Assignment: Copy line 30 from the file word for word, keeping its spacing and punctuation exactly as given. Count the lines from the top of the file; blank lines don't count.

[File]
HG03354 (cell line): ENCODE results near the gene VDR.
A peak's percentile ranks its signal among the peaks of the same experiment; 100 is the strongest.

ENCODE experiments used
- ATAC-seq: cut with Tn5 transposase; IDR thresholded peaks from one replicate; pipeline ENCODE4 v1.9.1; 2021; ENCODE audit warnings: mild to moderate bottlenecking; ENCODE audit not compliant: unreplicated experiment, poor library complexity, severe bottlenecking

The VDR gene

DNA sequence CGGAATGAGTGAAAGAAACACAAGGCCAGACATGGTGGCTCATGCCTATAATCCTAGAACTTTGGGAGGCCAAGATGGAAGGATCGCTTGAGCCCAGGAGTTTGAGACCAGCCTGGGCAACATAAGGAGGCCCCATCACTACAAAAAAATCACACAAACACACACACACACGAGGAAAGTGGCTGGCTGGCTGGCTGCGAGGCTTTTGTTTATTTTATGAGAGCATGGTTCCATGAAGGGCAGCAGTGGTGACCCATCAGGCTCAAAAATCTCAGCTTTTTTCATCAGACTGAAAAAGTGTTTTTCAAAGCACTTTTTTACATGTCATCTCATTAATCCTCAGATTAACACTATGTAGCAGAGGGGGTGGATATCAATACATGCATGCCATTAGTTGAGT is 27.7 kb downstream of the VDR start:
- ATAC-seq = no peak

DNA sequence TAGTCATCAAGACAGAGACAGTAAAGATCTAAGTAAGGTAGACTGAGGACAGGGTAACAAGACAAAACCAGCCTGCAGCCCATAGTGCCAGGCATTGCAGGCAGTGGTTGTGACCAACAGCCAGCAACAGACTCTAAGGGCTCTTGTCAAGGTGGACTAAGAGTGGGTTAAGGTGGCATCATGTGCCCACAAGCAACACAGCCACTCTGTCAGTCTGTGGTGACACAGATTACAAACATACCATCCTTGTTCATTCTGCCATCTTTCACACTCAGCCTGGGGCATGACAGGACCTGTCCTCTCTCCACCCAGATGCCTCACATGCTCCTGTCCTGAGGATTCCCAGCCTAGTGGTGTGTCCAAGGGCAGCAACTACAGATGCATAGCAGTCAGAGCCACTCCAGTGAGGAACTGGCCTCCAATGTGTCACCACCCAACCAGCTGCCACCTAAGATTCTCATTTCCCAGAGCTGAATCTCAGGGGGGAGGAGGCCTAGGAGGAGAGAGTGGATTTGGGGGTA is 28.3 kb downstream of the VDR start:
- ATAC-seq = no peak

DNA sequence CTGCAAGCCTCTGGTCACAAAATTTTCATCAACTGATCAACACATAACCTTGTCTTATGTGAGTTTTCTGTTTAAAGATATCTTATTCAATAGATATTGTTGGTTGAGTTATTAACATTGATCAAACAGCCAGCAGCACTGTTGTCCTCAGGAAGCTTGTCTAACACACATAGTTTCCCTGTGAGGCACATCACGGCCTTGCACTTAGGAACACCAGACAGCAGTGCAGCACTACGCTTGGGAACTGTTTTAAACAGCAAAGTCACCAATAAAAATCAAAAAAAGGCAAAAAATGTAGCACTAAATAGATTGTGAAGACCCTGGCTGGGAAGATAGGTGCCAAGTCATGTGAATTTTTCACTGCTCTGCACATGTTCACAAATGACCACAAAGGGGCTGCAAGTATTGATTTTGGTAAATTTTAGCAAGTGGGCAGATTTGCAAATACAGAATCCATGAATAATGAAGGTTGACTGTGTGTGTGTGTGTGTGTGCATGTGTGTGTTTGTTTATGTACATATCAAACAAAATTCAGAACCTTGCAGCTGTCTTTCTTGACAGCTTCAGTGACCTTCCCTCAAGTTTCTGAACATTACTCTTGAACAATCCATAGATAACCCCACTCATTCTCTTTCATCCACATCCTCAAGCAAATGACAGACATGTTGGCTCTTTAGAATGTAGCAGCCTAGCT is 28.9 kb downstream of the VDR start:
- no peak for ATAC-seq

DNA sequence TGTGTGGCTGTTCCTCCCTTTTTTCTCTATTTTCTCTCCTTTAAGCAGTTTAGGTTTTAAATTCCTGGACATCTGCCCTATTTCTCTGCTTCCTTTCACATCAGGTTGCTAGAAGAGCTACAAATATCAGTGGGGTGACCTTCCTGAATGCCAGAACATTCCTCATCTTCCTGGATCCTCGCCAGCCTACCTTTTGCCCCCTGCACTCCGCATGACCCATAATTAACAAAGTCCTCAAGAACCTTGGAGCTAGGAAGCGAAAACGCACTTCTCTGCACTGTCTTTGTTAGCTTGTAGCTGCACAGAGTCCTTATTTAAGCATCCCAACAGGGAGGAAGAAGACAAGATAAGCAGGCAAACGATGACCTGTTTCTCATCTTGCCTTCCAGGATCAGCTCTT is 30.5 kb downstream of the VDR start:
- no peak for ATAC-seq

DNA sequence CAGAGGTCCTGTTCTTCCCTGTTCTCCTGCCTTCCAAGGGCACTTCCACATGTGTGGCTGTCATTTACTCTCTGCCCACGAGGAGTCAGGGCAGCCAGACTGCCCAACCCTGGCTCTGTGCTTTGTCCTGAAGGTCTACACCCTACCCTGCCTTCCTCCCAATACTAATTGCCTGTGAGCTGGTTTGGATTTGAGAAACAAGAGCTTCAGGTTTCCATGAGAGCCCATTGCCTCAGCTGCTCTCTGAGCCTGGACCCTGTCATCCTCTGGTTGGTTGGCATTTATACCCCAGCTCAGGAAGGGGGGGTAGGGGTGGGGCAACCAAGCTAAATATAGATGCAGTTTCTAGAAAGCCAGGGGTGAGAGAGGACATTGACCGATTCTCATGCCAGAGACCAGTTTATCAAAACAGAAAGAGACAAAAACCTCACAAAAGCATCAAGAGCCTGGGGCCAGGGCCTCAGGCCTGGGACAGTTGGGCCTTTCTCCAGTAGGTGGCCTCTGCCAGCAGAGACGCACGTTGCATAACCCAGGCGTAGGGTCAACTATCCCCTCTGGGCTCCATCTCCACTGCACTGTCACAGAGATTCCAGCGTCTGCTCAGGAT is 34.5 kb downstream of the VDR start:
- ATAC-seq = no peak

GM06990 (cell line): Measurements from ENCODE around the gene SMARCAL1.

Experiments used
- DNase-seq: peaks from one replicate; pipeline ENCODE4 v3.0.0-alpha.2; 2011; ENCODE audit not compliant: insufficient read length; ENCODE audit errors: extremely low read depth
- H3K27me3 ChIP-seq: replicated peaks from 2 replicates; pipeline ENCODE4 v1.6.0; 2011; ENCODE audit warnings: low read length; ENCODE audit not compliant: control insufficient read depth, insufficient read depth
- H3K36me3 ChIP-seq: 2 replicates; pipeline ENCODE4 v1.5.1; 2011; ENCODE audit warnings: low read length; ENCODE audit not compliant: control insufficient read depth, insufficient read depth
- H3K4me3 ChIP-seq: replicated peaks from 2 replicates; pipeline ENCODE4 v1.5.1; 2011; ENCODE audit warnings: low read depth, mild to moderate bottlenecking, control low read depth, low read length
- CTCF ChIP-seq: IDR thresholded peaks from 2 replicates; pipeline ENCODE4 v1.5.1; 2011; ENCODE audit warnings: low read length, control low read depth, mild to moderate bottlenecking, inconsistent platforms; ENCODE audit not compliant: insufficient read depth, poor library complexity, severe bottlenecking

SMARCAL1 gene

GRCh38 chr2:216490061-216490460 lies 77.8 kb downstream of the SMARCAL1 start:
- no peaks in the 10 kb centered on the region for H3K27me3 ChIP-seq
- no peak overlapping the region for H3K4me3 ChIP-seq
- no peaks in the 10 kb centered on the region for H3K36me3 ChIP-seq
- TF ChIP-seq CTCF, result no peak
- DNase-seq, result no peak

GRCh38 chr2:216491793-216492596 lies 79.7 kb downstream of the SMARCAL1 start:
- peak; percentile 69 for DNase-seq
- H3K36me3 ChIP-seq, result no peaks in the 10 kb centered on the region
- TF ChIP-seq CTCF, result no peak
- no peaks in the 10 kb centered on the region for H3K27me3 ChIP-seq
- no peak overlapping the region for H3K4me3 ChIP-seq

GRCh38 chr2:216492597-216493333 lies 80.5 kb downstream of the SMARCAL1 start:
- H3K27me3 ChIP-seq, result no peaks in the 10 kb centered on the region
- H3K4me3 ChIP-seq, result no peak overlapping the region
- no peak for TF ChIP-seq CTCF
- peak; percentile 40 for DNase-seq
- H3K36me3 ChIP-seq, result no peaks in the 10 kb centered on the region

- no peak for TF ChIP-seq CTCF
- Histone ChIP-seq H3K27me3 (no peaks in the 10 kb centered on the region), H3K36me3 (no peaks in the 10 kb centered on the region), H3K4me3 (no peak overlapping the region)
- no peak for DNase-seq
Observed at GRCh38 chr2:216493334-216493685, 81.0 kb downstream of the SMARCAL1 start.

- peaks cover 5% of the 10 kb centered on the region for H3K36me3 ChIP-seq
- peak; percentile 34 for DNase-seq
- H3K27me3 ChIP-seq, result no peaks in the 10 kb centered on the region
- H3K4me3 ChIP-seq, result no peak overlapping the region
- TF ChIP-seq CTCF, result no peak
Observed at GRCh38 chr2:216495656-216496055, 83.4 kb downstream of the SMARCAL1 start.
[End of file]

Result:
GRCh38 chr2:216491793-216492596 lies 79.7 kb downstream of the SMARCAL1 start: